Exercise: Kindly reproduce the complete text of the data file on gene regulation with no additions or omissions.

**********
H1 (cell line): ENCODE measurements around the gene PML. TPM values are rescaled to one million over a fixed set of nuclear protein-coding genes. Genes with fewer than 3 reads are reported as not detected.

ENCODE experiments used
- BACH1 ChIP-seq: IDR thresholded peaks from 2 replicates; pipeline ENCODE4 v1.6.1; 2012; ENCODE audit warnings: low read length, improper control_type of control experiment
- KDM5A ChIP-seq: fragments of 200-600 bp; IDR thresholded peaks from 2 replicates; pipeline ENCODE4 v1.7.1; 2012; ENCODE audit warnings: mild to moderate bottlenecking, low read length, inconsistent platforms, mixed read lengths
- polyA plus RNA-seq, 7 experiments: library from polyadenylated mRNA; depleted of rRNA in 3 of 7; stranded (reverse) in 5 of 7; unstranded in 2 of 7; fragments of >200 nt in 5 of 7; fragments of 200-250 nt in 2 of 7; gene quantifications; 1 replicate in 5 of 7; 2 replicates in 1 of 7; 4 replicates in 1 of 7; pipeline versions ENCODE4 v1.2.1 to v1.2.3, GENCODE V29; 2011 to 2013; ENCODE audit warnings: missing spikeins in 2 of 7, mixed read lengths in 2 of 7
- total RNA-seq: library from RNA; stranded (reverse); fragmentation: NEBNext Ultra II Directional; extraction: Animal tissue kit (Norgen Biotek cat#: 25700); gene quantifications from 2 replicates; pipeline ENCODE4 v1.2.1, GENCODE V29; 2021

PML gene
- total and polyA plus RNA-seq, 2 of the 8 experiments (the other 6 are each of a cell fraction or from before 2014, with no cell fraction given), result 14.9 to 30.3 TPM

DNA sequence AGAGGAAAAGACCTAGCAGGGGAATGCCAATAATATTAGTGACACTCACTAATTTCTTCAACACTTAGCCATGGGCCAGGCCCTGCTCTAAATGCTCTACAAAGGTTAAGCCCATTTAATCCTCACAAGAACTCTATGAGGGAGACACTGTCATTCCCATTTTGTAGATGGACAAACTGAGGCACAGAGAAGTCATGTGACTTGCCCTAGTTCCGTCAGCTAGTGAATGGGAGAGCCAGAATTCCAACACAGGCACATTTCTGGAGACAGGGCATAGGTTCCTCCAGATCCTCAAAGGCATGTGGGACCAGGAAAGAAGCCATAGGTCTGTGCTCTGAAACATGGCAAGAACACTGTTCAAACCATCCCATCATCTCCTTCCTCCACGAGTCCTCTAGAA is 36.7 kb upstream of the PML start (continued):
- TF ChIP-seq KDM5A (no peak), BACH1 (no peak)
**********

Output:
H1 (cell line): ENCODE measurements around the gene PML. TPM values are rescaled to one million over a fixed set of nuclear protein-coding genes. Genes with fewer than 3 reads are reported as not detected.

ENCODE experiments used
- BACH1 ChIP-seq: IDR thresholded peaks from 2 replicates; pipeline ENCODE4 v1.6.1; 2012; ENCODE audit warnings: low read length, improper control_type of control experiment
- KDM5A ChIP-seq: fragments of 200-600 bp; IDR thresholded peaks from 2 replicates; pipeline ENCODE4 v1.7.1; 2012; ENCODE audit warnings: mild to moderate bottlenecking, low read length, inconsistent platforms, mixed read lengths
- polyA plus RNA-seq, 7 experiments: library from polyadenylated mRNA; depleted of rRNA in 3 of 7; stranded (reverse) in 5 of 7; unstranded in 2 of 7; fragments of >200 nt in 5 of 7; fragments of 200-250 nt in 2 of 7; gene quantifications; 1 replicate in 5 of 7; 2 replicates in 1 of 7; 4 replicates in 1 of 7; pipeline versions ENCODE4 v1.2.1 to v1.2.3, GENCODE V29; 2011 to 2013; ENCODE audit warnings: missing spikeins in 2 of 7, mixed read lengths in 2 of 7
- total RNA-seq: library from RNA; stranded (reverse); fragmentation: NEBNext Ultra II Directional; extraction: Animal tissue kit (Norgen Biotek cat#: 25700); gene quantifications from 2 replicates; pipeline ENCODE4 v1.2.1, GENCODE V29; 2021

PML gene
- total and polyA plus RNA-seq, 2 of the 8 experiments (the other 6 are each of a cell fraction or from before 2014, with no cell fraction given), result 14.9 to 30.3 TPM

DNA sequence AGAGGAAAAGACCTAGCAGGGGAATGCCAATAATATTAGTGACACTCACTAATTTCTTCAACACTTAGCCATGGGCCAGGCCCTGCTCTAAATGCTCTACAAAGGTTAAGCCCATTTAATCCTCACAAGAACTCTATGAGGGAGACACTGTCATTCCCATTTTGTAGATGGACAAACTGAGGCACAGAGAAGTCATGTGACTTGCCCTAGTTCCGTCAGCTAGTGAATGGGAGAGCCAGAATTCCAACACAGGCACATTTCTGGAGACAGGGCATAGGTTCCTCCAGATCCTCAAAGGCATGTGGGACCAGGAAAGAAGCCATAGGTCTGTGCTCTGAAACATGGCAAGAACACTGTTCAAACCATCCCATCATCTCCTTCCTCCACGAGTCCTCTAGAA is 36.7 kb upstream of the PML start (continued):
- TF ChIP-seq KDM5A (no peak), BACH1 (no peak)